1. Excellent piece as usual.

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  2. barbarasibbald 22/10/2013 at 13:26

    It’s time Can-Lit shed it’s nationalistic insecurities. Catton was born here. And, not that it matters in particular except to the naysayers out there, her themes are echoed in much of the Can-Lit canon. Good writing from a Canadian. We should be celebrating instead of grumbling.

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  3. Is Eleanor Catton a Canadian citizen? Your article implies she isn’t, which should make her ineligible for the GG. So I’m confused. If she holds duel citizenship, well that’s different. I realize I don’t know the rules. If you were born in Canada but never again reside here, do you remain Canadian the rest of your life?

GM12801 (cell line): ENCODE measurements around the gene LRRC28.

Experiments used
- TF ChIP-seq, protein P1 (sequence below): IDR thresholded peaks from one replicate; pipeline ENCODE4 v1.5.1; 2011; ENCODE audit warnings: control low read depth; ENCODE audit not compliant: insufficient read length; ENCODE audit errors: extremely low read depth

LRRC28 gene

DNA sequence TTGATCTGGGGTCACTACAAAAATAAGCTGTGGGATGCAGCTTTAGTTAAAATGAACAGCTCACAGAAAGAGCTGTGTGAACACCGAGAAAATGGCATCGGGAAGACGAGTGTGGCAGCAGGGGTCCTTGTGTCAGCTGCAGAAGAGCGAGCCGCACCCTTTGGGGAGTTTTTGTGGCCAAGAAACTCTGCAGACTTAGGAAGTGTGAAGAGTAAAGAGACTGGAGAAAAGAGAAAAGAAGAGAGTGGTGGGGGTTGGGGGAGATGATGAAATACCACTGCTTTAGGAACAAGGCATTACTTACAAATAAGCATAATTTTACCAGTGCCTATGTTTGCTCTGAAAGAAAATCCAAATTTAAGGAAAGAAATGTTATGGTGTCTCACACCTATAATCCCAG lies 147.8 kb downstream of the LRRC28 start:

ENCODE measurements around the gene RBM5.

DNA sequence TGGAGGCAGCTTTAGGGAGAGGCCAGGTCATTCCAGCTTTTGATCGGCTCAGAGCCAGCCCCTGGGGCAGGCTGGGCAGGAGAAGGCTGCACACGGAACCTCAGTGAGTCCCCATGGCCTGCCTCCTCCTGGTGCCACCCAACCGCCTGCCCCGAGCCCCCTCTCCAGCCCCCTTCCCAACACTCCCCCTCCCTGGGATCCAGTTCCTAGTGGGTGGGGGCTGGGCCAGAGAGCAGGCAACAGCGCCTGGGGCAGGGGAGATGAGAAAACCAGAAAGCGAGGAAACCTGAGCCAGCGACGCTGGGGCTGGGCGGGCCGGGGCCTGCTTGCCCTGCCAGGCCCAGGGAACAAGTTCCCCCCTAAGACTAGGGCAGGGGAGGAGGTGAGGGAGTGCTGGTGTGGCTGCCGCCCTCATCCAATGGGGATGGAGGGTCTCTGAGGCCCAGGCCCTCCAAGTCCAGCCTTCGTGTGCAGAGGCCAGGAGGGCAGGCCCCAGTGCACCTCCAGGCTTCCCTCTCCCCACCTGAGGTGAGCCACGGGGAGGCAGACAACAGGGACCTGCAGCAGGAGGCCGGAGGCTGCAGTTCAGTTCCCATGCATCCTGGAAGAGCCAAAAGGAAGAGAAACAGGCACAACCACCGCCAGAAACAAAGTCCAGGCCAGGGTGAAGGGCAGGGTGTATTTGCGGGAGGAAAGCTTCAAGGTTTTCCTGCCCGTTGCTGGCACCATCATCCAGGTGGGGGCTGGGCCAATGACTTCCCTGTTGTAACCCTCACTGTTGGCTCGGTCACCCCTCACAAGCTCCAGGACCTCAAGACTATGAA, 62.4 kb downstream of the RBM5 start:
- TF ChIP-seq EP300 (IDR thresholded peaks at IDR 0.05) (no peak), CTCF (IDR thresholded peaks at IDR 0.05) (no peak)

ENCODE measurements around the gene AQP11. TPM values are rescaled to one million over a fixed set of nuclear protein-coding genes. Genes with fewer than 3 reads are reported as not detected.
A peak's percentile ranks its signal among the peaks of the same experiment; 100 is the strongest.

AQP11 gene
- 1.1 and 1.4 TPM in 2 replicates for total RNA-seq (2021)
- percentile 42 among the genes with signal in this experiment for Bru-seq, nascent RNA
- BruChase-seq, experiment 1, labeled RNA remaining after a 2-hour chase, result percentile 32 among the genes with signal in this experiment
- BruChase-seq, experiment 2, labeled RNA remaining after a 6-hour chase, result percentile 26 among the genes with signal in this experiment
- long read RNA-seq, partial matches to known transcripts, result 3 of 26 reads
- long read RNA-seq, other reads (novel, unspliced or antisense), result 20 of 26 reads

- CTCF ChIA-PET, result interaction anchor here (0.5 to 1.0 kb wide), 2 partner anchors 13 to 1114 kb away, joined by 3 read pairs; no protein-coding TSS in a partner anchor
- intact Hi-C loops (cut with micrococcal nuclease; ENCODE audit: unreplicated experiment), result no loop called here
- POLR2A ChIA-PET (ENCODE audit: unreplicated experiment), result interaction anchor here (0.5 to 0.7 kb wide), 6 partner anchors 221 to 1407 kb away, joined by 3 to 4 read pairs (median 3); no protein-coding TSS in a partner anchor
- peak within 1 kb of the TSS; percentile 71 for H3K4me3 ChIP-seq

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    1. Yes, if you are born in Canada, you are a Canadian citizen and can validate it with a birth certificate issued by the province or territory where you were born. Unless your parents were diplomats. Unless you renounced your citizenship for another. I don’t say whether Catton is a Canadian citizen because I am not certain of the other factors. Nor do I say she is not, because she was born in Canada and therefore….